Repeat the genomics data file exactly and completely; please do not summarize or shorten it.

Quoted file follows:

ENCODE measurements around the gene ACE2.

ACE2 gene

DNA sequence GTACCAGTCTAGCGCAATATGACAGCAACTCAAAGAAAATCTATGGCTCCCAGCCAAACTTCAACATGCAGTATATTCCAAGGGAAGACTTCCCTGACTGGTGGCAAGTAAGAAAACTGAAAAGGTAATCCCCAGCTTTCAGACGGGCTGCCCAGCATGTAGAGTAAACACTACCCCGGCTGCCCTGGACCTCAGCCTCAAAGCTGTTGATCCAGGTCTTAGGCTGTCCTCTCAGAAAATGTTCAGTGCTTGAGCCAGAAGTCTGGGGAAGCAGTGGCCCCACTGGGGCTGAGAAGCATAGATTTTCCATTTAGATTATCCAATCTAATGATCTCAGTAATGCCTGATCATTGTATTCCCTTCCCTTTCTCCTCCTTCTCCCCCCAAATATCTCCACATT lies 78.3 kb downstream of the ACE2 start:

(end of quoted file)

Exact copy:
ENCODE measurements around the gene ACE2.

ACE2 gene

DNA sequence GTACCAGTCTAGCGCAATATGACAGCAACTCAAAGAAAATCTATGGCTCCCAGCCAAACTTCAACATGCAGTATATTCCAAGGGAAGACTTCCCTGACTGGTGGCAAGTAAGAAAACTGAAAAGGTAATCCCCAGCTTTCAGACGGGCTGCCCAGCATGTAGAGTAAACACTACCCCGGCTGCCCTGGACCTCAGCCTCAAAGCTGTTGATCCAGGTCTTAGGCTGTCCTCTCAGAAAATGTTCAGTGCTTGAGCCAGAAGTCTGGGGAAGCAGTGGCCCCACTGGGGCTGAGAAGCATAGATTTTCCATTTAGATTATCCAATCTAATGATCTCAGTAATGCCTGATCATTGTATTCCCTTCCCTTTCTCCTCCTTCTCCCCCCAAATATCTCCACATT lies 78.3 kb downstream of the ACE2 start: